Is a nation giving up sovereignty if it joins the International Court system?

Asked on by sj83

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pohnpei397 | College Teacher | (Level 3) Distinguished Educator

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There are a number of ways in which to answer this question, depending on how you conceive of sovereignty.

In a sense, a state is not giving up any sovereignty when it joins the International Court system.  Looking at the International Court of Justice, for example, we see that no state may be placed under the jurisdiction of the court without its (the state’s) consent.  In other words, the state does not give up its sovereignty because it is voluntarily choosing to submit to the court. 

However, in another sense, states do give up their sovereignty.  If a state signs a treaty putting itself under the jurisdiction of the court, it is no longer completely sovereign.  Now, a body that is not within its own territory and not subject to its laws can order it to do things.  This means that it has lost the ability to be completely sovereign.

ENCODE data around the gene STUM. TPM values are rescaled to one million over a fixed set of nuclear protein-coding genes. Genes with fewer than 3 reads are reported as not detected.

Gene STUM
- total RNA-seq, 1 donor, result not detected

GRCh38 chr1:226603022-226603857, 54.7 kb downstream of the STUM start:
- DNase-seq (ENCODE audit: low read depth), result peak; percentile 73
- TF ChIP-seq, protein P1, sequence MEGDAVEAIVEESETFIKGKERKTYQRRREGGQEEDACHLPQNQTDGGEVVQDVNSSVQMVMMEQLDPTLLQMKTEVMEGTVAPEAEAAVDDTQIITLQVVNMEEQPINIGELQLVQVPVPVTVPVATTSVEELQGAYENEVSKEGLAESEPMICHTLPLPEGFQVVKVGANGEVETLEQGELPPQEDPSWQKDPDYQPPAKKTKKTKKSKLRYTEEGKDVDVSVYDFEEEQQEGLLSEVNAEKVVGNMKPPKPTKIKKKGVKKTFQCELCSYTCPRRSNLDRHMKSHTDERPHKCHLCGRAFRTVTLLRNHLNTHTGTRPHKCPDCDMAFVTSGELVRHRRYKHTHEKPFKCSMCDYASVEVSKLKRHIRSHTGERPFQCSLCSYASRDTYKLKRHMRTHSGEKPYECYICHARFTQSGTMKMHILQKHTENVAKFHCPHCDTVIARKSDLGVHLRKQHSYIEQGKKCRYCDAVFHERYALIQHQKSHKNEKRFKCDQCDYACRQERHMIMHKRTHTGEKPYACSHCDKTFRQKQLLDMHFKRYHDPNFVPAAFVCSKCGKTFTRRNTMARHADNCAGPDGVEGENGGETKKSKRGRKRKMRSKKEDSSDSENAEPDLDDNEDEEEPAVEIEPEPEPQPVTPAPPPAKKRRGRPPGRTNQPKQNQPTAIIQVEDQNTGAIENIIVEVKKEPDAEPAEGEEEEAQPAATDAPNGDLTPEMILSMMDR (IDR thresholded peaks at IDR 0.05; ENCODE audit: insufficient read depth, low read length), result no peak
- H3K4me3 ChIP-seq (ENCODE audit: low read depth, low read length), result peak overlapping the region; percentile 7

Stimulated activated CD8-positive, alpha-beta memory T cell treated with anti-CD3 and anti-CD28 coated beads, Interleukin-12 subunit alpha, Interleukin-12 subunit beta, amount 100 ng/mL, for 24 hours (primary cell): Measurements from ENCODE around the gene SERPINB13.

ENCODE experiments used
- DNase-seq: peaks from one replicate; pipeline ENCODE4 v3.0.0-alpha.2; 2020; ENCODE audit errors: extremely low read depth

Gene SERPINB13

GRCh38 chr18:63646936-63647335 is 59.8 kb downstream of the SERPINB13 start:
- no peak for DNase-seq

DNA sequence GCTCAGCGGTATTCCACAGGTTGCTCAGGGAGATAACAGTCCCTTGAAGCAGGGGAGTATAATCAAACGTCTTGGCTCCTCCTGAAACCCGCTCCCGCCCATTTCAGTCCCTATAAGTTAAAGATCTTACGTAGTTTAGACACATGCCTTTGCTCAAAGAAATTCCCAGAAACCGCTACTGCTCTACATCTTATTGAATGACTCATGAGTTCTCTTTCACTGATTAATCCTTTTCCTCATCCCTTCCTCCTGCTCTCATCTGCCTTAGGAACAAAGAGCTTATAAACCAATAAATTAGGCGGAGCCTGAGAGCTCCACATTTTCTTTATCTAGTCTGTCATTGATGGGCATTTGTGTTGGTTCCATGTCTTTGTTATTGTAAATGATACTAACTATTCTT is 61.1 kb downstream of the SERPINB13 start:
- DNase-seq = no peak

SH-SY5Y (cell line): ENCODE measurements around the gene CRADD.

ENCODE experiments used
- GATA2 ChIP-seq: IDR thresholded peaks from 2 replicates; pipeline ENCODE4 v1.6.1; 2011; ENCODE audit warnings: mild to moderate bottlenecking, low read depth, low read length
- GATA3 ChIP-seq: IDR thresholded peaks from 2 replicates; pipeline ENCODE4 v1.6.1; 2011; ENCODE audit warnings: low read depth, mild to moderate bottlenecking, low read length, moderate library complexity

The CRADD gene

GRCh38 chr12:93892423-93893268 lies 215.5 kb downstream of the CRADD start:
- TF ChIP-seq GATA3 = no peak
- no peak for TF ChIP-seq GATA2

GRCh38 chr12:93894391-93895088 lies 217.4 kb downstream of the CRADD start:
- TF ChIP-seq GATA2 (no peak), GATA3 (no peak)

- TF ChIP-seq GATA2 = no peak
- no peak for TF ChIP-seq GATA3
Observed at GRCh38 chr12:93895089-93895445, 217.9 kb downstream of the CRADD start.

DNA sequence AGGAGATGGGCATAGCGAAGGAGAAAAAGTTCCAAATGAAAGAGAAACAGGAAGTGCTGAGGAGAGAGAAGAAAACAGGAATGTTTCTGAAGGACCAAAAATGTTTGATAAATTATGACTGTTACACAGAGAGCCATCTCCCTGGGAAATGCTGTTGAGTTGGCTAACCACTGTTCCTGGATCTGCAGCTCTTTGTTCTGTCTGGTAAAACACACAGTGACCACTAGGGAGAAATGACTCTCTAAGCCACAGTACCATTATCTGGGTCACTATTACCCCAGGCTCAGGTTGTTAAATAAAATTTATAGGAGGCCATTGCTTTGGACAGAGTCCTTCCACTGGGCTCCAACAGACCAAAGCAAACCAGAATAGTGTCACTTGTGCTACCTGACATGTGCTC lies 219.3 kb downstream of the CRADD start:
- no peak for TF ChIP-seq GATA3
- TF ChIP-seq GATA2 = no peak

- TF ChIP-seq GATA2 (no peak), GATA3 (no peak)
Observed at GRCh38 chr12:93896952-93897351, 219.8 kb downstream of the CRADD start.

Thus, depending on how we define sovereignty, the answer to this can vary.  A state does submit itself to the authority of an outside body.  However, it does so willingly.  People can differ as to whether this constitutes a loss of sovereignty.  I would argue that it does constitute such a loss because the state is no longer completely free from outside control.

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